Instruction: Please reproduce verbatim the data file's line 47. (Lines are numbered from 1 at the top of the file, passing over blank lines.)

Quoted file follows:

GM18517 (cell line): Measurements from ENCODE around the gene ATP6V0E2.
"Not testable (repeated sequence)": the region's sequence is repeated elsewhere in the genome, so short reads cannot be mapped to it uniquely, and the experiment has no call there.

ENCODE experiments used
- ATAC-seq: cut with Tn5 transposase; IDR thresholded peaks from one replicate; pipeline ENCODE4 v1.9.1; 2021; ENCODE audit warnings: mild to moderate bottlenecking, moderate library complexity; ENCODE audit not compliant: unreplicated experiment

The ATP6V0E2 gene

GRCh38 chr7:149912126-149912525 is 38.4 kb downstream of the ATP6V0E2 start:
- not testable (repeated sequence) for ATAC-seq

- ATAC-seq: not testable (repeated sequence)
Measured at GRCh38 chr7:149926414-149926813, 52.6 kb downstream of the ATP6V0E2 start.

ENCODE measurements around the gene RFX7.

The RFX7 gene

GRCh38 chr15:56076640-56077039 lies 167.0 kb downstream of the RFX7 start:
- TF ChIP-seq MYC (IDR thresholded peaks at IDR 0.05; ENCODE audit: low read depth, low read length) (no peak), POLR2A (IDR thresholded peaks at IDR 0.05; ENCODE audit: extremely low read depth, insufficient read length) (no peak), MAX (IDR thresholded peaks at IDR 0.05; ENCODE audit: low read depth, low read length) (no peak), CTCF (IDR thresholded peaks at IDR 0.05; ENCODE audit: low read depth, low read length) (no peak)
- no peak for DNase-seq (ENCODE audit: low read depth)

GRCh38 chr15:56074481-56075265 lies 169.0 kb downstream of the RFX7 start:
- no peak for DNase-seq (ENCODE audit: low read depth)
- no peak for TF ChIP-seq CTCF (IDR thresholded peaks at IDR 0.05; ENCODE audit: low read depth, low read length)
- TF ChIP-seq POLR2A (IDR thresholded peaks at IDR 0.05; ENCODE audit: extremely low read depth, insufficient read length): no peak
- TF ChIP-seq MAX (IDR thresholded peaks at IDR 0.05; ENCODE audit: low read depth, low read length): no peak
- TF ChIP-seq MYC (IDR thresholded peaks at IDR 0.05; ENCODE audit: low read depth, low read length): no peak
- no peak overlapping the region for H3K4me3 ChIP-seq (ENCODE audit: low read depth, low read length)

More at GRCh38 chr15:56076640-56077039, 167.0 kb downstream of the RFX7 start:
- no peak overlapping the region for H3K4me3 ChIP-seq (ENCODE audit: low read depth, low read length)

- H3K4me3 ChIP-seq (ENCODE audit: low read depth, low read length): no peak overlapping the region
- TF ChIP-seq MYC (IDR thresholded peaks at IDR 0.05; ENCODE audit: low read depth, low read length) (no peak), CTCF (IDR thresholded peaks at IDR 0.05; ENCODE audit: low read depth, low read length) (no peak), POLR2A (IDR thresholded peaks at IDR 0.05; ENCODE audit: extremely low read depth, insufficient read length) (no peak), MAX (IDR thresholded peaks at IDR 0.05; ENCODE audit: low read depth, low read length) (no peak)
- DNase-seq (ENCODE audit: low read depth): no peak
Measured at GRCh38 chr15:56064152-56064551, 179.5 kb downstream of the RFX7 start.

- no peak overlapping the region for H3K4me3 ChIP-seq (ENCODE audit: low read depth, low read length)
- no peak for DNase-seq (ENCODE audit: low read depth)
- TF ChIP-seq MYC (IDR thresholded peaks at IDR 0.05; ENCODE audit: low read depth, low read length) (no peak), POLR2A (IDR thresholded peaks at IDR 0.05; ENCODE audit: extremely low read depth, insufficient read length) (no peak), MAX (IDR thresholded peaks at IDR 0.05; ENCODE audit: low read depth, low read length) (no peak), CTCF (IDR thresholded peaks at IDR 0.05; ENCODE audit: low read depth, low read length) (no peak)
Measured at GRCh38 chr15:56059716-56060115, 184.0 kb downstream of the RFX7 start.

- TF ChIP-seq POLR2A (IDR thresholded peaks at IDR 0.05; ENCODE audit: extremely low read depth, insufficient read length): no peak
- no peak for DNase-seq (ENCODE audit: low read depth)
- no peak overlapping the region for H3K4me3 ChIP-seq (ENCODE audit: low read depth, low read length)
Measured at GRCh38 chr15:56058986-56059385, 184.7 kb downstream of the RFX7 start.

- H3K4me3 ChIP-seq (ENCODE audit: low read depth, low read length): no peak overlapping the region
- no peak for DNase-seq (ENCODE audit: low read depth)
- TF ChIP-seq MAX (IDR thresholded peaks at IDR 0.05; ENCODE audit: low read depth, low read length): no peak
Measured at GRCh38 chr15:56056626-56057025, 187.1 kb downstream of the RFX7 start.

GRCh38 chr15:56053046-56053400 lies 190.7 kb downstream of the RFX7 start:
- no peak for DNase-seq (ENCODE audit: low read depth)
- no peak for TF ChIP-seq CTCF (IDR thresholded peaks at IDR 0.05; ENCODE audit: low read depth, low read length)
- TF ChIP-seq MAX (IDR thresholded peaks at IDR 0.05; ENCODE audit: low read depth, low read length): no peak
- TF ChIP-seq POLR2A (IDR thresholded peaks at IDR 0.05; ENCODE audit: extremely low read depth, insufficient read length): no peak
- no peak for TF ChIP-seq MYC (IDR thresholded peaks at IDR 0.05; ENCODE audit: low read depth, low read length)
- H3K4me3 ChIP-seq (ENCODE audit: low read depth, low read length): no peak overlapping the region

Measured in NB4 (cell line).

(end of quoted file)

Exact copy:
Measured in NB4 (cell line).